Despite all of the well-documented challenges facing organizations that are trying to take advantage of the rapid rise of mobile, mobile presents what may be one of the greatest business opportunities for many companies.
It’s not hard to understand why: there are estimated to be more than 5.5bn handsets in use globally today, making the mobile phone one of the most ubiquitous devices ever.
In developed and emerging nations, a growing number of those phones are smartphones that offer always-on access to the web.
The rapid adoption of increasingly sophisticated and connected mobile phones is a game-changer for many existing industries and a creator of industries still yet to be born, but for some companies, mobile may still prove to be more of a barrier to success than a driver of it.
Case in point: micropayments startup Flattr, which aims to make it easy for consumers to support content creators producing high-value work and publishing it on the web (think micro-donations to websites you like). Econsultancy’s Jake Hird included Flattr’s model in his list of 15 online business models you’ll wish you’d thought of first and although Flattr may not be a mainstream phenomenon (yet?), the company, which launched in March 2010, has managed to build a following over the past couple of years.
With more and more content being produced and distributed through mobile apps, it’s no surprise that Flattr has encouraged publishers using its service to integrate Flattr into their mobile apps.
But yesterday, Flattr’s Siim Teller published a blog post detailing how Apple has rejected apps that integrate with Flattr. The reason: the apps, by integrating the Flattr payment flow directly into the app, are violating Apple’s App Store Guidelines, which state, in part, “The collection of donations must be done via a web site in Safari or an SMS.”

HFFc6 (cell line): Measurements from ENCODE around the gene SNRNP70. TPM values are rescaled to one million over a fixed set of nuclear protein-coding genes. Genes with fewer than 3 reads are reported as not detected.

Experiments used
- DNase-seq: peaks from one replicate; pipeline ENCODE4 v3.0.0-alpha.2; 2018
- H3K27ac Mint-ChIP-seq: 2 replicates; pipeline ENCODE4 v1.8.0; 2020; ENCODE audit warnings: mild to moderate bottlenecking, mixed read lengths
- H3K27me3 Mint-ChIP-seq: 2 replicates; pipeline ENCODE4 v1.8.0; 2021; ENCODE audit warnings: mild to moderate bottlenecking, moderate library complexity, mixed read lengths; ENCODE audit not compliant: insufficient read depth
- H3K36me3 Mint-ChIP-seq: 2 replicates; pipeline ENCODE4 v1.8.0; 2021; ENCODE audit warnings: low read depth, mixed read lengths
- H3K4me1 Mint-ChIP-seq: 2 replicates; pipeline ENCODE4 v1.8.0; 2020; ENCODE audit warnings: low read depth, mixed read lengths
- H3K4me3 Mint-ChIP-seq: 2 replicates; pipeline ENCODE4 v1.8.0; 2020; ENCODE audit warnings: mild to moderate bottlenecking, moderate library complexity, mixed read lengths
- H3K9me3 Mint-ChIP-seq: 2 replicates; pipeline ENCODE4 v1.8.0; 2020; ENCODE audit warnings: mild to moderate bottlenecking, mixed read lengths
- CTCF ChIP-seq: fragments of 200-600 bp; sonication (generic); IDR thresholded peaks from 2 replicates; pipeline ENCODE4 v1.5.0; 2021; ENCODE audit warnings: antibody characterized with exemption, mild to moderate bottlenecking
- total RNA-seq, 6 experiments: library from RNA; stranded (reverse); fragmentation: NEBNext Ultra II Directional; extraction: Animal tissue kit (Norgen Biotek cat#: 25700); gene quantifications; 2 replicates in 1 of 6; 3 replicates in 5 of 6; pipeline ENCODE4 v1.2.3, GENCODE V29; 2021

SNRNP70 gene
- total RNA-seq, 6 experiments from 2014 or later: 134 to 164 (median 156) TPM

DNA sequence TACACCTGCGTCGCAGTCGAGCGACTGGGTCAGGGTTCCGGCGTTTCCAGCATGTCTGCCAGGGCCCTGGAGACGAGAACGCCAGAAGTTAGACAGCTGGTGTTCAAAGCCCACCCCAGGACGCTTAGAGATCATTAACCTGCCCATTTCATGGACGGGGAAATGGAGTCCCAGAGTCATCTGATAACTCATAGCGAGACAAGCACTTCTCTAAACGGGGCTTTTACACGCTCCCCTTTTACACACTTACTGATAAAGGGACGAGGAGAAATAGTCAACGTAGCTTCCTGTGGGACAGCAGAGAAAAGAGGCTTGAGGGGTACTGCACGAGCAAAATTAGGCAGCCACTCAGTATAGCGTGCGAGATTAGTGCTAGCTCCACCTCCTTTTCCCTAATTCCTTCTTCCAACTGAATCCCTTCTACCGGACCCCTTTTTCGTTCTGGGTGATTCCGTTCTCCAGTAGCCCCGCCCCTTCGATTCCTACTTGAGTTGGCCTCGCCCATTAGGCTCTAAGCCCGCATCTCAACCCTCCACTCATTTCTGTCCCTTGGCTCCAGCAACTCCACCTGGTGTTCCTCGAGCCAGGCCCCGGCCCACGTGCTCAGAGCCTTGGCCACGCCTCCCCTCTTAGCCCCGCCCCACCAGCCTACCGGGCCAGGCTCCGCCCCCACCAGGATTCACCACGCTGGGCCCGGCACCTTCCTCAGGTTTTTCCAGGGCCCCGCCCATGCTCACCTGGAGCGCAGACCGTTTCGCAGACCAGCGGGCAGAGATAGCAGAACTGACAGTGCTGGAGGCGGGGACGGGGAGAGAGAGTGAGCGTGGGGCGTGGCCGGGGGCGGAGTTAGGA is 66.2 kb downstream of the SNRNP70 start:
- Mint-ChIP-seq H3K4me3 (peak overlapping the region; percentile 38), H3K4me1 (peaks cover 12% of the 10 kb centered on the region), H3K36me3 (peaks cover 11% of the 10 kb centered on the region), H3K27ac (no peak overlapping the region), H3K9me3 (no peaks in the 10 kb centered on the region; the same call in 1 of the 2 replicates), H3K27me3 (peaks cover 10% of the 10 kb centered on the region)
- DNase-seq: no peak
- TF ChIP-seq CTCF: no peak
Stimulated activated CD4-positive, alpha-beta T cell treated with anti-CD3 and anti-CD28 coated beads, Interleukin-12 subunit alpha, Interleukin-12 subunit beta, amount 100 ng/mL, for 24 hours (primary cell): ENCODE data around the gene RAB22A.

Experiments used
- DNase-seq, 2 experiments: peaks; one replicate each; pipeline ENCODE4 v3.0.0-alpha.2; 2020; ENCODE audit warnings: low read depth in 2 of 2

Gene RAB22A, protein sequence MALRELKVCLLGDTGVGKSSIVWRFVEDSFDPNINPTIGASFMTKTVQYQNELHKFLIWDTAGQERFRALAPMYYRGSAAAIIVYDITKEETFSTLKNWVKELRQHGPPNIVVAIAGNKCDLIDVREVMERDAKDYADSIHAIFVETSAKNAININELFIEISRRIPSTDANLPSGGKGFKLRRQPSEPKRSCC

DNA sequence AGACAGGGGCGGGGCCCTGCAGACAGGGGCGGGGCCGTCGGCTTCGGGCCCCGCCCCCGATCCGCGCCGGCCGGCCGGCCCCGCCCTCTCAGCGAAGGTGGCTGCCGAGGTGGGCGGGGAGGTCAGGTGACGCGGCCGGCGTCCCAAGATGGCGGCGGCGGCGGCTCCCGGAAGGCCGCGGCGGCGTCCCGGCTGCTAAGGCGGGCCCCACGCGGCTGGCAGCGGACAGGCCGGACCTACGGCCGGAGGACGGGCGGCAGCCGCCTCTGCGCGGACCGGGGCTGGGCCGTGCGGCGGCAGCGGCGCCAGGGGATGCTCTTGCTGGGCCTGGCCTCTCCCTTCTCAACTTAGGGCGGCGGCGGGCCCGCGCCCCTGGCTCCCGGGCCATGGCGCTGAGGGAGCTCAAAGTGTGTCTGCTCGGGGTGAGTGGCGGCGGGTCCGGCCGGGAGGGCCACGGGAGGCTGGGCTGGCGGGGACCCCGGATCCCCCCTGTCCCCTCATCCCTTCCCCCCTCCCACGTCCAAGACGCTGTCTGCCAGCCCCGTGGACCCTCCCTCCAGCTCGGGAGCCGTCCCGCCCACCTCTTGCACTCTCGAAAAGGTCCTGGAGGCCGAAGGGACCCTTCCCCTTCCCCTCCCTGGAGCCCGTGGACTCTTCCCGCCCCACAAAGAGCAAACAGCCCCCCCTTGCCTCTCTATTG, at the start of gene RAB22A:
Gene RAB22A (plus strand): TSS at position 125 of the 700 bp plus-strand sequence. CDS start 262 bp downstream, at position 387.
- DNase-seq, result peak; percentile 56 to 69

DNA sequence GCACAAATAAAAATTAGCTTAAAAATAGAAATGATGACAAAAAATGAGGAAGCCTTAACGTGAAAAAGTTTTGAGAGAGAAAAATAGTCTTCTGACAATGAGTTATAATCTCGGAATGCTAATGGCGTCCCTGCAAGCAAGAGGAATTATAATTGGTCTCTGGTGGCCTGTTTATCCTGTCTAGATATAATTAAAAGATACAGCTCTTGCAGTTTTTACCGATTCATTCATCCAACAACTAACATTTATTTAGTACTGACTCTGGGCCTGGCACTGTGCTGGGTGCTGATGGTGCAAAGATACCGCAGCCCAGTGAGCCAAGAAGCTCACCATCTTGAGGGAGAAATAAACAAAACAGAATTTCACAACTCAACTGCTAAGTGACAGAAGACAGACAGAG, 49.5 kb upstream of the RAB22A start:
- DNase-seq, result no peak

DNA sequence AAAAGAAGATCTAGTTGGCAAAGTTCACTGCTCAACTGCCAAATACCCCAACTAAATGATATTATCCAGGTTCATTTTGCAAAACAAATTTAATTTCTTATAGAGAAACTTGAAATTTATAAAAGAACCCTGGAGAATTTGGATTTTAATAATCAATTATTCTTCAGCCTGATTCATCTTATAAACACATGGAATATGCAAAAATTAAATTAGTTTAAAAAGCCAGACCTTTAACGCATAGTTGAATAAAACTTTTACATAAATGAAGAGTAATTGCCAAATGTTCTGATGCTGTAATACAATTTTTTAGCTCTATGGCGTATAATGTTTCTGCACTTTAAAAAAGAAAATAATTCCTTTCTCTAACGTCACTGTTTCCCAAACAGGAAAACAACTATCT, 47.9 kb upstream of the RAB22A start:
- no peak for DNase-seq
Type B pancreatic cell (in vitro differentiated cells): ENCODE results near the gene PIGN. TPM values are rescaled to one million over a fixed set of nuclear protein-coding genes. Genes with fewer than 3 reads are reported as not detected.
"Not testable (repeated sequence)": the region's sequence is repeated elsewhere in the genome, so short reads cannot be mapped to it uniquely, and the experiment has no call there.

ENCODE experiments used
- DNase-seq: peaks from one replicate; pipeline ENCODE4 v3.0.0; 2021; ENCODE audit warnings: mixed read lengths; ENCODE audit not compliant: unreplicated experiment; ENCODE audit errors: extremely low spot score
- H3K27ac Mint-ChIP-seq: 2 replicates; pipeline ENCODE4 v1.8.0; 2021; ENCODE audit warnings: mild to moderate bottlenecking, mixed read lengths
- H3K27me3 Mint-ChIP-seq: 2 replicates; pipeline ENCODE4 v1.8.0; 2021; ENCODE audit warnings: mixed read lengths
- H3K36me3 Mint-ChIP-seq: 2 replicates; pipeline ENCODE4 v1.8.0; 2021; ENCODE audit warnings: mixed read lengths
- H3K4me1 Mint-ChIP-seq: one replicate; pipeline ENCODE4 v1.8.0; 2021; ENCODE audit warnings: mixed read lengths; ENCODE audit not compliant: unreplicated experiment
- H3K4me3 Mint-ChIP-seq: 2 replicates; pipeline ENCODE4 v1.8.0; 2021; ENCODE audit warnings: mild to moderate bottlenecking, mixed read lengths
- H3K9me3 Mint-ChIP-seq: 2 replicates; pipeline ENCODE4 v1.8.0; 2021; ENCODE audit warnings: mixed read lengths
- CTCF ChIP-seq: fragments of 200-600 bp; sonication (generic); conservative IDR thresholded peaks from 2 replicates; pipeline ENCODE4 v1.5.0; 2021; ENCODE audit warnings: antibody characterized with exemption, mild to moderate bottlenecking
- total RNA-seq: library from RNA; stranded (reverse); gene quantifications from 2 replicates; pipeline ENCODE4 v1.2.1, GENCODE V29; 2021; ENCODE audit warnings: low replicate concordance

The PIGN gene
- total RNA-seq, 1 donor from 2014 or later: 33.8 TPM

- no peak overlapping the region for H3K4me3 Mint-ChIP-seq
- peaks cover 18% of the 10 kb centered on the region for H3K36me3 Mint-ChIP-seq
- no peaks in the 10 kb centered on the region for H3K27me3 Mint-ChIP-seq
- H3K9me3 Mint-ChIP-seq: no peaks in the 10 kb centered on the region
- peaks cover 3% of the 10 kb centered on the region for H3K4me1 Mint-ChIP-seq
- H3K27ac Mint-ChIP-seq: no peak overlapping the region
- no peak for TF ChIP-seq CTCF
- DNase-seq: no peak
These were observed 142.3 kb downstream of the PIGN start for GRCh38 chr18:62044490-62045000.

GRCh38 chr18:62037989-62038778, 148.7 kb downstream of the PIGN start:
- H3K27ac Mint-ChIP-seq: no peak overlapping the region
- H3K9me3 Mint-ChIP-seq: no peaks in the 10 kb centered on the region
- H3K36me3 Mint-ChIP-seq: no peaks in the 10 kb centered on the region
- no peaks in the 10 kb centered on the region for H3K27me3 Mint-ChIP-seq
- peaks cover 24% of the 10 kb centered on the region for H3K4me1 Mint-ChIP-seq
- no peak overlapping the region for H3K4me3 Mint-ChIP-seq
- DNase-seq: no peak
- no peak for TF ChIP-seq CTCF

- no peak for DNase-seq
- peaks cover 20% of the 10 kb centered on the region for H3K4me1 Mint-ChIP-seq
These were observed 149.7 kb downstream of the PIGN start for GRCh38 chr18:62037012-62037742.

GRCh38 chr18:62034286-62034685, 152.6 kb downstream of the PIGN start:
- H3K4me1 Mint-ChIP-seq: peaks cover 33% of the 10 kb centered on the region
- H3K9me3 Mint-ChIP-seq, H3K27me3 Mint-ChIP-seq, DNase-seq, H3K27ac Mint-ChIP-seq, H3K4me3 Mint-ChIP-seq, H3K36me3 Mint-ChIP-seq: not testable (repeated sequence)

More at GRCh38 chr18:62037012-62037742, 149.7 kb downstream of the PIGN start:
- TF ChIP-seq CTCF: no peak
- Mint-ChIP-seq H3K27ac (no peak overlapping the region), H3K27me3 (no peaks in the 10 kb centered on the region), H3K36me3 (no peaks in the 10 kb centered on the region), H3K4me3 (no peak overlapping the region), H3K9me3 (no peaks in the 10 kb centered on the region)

The workaround proposed by Apple: the rejected app (Vemedio’s Instacast) should launch Safari and direct users to a web-based donation form. Not ideal, but the rules are the rules apparently.
Many, of course, are suggesting that Apple’s rejection of Instacast is really all about preventing third parties like Flattr from enabling publishers to circumvent Apple’s in-app payment solution, which results in a 30% transaction fee for Apple. Frankly, they’re probably right. Which is why, despite the support Flattr is receiving from various communities, we’re unlikely to see Apple open the floodgates and allow every third party payment provider that wants to support payments in iOS apps to do so in a manner of their choosing.
So where does this leave companies like Flattr? With a big mobile headache. Not just because dealing with Apple can be a nauseating task, but because building great mobile experiences becomes an exercise in designing for rules, not people.